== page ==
Christmas, Hanukkah signs should get equal treatment


I would like to respond to the “Our Views” editorial printed on Friday, Dec. 30, 2011, entitled “Lack of problems plagues county.”

First, the title seems to have little or nothing to do with the article, the point of the article being mainly “political correctness” regarding the current holiday season.

The county is, in fact, plagued by many problems, but how one wishes another happiness or conveys this type of message has nothing to do with the county – it is more of a personal issue that many have chosen to blow way out of proportion, and it is now pervasive in government, business and the educational system.

This country was founded on the principles of freedom of speech and religion, and there are those who would trample on those rights to suit their own purpose or beliefs. You make reference to a sign displayed by CVS, which said “Season’s Greetings, Happy Holidays and Happy Hanukkah.”

To be politically correct, the sign should have been limited to everything except Hanukkah, but the inclusion of that holiday now created a situation where other holidays were not named, and therefore were excluded, giving the appearance of a slanted greeting. I am perfectly happy with Season’s Greetings and/or Happy Holidays.

To take this a step further, I am happy to acknowledge the pleasure that I derive from receiving a pleasant holiday-specific greeting. I’m equally happy whether someone wishes me Merry Christmas, Happy Hanukkah, or even Happy Kwanzaa regardless of which holiday I celebrate or choose not to celebrate.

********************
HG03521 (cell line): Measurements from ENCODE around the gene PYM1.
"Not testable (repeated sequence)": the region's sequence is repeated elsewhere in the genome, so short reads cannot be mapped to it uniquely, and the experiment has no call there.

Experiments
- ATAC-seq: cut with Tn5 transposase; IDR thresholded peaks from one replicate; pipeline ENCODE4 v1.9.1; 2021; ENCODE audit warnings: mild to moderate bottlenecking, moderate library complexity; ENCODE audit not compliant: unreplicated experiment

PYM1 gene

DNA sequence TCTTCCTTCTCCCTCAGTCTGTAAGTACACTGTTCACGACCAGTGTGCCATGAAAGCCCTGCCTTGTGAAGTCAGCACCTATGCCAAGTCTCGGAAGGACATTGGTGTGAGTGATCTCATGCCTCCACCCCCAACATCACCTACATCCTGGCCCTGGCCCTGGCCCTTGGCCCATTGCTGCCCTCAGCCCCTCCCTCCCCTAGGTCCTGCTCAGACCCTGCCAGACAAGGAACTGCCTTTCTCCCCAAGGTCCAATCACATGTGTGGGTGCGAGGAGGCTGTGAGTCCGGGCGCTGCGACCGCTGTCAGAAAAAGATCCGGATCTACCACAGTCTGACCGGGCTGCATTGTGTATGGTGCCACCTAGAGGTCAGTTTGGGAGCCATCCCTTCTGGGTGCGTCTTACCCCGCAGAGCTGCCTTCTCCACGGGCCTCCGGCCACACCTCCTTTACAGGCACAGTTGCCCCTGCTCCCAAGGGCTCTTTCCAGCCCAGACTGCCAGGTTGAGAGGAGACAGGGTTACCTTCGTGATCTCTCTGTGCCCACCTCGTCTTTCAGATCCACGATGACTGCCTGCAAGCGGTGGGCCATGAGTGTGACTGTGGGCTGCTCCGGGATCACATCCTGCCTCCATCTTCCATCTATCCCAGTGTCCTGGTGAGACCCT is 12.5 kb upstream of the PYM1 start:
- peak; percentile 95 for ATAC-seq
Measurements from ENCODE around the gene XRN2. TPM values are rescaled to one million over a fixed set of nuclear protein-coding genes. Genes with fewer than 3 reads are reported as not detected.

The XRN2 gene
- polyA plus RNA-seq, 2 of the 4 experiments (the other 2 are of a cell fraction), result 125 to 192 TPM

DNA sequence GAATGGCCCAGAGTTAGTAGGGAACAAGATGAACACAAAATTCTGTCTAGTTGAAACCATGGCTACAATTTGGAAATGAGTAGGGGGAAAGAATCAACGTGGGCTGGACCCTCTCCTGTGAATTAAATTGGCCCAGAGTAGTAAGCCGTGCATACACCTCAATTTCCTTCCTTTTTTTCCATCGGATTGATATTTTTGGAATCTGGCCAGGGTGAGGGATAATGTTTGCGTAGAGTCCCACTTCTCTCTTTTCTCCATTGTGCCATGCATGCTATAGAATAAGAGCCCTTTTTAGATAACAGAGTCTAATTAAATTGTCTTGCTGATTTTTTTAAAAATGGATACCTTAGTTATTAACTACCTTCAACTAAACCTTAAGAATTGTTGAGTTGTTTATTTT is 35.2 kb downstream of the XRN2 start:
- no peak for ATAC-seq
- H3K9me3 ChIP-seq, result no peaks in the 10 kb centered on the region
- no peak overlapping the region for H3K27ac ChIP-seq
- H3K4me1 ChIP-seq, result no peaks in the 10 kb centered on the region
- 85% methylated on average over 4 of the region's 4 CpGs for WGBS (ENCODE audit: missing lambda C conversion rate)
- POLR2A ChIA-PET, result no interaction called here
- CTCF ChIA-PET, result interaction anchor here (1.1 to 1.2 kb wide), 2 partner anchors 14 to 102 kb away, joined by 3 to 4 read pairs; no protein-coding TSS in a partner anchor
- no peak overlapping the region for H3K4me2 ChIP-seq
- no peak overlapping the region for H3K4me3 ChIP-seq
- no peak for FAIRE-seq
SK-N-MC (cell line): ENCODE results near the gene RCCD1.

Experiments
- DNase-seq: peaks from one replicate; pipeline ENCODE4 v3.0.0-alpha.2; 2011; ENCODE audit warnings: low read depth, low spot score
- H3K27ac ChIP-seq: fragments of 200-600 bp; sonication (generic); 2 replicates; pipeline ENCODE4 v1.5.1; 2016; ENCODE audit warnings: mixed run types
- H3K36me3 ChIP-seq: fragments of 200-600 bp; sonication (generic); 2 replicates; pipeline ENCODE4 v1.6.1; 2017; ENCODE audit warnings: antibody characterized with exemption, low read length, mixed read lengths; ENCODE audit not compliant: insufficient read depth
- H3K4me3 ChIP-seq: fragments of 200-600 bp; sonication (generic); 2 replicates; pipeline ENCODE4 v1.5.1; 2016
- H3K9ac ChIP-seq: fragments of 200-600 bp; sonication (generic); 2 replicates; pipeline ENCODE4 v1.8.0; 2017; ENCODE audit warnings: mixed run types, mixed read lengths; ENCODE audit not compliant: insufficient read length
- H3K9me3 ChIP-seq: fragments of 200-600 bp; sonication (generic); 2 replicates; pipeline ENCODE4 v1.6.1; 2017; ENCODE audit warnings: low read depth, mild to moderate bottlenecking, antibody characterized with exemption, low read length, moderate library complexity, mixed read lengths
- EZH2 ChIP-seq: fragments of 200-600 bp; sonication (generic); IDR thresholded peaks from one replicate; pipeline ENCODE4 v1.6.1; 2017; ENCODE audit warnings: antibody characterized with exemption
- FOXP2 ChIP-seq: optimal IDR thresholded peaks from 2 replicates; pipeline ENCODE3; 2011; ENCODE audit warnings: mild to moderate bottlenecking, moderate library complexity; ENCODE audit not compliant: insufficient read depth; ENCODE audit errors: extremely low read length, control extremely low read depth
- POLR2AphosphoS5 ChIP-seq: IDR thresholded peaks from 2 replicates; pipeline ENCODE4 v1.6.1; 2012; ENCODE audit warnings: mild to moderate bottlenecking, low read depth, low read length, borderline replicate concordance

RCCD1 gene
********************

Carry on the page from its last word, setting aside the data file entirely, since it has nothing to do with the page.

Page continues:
The message conveyed is the same in each case, and should be taken in the spirit of the offering – no more, no less. I wholeheartedly agree that arguments over what the banners say is petty – let’s not diminish the genuine intent of the message.

Finally, although your last paragraph seems to be unrelated to the bulk of the article, I agree we need to give special thanks to our returning troops, and do all we can to help them and the families of those who did not return.

Forget the politically correct thing – let’s all say a prayer of thanks and extend a helping hand to those in need, both in this season and throughout the year.

Eric Spinner

New Hyde Park



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